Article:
Lexington Books / Fortress Academic
Trim: 6½ x 9
978-1-9787-0981-2 • Hardback • January 2020 • $95.00 • (£73.00)
978-1-9787-0982-9 • eBook • January 2020 • $45.00 • (£35.00)
Fr. Anthony St. Shenouda is a Coptic Orthodox monk from St Shenouda Monastery, Australia. He holds a PhD from Macquarie University and currently teaches on the topic of early monasticism at St Cyril’s Coptic Orthodox Theological College (Sydney College of Divinity).
Chapter 1: An Arrow Shot from the Saint
Chapter 2: Give me a Word that I Might Live
Chapter 3: There Shall Be No One in the Monastery Who Does Not Learn to Read
Chapter 4: Blessed Are Those Who Hold His Commands in Memory
Chapter 5: Meditates Day and Night on the Law of the Lord
Chapter 6: Whatever You Do, Do it According to the Testimony of the Scripture
This monograph At War in Prayer: The History of the Practice of the Arrow Prayer traces the late antique roots of a key tradition of Eastern Christian piety—continuous prayer— and makes these roots accessible to both scholars and an interested general public, thus providing an important contribution to both Coptic Studies and the wider history of Christian worship.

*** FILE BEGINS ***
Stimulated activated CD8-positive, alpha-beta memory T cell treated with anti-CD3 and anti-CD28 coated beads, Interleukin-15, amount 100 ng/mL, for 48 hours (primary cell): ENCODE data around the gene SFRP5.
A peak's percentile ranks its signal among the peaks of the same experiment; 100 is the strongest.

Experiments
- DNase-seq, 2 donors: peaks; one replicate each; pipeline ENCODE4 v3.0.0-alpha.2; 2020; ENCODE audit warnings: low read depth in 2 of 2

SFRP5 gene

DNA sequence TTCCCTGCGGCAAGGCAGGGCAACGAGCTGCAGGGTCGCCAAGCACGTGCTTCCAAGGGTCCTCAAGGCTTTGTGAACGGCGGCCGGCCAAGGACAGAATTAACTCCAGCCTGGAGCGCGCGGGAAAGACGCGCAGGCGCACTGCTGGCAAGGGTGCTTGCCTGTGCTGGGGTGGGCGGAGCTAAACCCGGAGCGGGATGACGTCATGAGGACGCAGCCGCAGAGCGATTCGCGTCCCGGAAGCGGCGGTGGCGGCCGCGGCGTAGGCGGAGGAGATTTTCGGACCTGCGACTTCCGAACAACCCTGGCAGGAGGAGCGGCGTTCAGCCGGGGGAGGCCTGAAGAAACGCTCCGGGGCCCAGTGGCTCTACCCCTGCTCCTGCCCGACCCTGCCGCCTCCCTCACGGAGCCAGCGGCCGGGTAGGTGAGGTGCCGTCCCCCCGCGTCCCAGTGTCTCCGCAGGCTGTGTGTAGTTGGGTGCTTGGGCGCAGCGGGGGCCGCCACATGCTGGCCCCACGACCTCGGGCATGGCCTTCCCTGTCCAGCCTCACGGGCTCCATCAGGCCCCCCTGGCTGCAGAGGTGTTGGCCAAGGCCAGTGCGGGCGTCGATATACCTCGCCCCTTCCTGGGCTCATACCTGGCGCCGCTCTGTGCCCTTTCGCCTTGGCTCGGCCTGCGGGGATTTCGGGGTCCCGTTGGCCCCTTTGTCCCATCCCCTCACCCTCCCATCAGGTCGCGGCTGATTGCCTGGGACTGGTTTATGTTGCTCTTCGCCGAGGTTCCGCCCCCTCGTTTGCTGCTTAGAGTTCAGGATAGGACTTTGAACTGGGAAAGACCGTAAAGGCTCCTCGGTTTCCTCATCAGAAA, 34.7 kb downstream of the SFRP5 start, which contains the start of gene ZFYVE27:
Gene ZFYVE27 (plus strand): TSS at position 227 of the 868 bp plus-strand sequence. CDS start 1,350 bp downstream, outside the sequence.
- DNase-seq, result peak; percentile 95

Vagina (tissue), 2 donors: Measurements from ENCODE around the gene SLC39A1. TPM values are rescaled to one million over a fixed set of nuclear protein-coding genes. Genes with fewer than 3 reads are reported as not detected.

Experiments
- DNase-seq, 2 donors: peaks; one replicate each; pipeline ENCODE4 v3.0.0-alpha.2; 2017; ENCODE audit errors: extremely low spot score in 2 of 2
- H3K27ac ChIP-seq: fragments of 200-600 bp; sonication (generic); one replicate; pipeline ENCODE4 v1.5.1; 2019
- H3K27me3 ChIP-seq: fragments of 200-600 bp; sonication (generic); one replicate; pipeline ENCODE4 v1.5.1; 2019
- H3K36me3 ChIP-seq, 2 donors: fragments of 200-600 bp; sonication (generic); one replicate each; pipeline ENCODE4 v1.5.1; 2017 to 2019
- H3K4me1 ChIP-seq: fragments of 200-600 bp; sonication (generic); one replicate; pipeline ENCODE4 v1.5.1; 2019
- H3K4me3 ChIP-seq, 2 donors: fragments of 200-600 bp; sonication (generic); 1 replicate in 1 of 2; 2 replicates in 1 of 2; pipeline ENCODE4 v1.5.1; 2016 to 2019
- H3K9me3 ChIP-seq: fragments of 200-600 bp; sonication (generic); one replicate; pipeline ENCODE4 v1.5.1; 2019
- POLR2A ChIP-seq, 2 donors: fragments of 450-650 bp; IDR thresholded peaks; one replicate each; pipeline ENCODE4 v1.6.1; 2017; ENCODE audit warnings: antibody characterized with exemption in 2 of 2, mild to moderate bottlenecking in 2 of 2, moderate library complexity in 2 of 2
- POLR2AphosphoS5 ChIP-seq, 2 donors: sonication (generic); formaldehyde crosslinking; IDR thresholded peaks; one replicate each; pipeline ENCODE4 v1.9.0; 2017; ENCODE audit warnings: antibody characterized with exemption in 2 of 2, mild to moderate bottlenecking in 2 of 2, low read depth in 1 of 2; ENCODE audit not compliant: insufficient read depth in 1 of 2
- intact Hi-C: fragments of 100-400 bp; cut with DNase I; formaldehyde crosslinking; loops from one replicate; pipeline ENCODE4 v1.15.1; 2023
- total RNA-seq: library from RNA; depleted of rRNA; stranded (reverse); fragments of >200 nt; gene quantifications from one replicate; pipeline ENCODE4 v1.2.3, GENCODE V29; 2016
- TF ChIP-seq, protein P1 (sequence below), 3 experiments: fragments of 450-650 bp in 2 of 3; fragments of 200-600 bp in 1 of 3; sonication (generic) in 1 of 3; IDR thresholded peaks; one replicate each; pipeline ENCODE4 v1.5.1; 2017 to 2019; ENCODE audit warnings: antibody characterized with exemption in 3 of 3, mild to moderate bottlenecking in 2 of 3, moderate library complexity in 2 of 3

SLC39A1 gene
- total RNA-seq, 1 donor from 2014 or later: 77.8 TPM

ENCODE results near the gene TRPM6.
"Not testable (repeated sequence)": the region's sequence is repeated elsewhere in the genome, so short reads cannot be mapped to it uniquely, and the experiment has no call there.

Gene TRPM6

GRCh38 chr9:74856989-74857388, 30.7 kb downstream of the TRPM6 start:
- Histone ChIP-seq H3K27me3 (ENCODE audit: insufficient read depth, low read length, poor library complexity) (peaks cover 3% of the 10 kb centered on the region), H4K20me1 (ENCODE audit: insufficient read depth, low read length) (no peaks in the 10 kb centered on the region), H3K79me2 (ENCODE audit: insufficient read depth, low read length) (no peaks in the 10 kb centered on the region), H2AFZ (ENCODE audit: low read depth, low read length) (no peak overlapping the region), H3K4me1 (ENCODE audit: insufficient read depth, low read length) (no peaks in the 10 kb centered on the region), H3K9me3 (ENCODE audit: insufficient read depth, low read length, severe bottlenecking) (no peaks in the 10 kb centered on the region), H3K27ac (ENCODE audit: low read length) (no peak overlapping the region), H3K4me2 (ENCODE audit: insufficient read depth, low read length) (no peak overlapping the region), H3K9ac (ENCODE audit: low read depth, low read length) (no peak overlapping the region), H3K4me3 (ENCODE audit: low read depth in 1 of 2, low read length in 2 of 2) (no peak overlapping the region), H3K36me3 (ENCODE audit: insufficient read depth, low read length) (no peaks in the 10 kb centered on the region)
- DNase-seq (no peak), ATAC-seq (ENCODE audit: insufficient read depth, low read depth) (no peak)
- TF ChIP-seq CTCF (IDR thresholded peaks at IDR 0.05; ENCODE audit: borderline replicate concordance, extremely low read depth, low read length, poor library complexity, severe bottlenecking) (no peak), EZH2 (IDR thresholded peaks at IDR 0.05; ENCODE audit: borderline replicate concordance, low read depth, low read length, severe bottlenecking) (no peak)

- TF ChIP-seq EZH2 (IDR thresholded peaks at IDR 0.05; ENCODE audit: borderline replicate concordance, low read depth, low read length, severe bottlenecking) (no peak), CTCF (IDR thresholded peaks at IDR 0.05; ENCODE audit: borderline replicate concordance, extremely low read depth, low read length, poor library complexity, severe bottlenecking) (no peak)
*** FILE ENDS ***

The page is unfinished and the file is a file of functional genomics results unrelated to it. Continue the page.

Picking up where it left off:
— Heike Behlmer, University of Göttingen
Fr. Anthony St. Shenouda puts forward a convincing argument that the Coptic “Arrow Prayer” and the Athonite “Jesus Prayer” have a common source in the early Christian theme of ceaseless prayer. The two traditions developed differently, but without abandoning their common roots. This contribution, I am certain, will generate a renewed scholarly interest in mapping out the morphology of Christian devotion through the centuries. I also hope that the Shenouda's findings will contribute to the rapprochement of the two estranged Orthodox families, Oriental and Eastern, which hold much more in common, at least regarding spirituality, than currently believed.
— Doru Costache, St Cyril's Coptic Orthodox Theological College (Sydney College of Divinity)
At War in Prayer traces the practice of continuous prayer that was developed in the early church and was later formulated and regularly practiced by the desert monks in Egypt. Shenouda begins in the pre-Constantinian period, tracing the development well into the twentieth century.
Shenouda challenges many of the preconceived ideas about the practice of continuous prayer that have been mostly influenced by the Eastern Orthodox tradition of the Jesus Prayer. This book is a valuable contribution to the history of the practice of prayer in the monastic tradition.
— Mark Sheridan, OSP, Pontificio Ateneo Sant’Anselmo, emeritus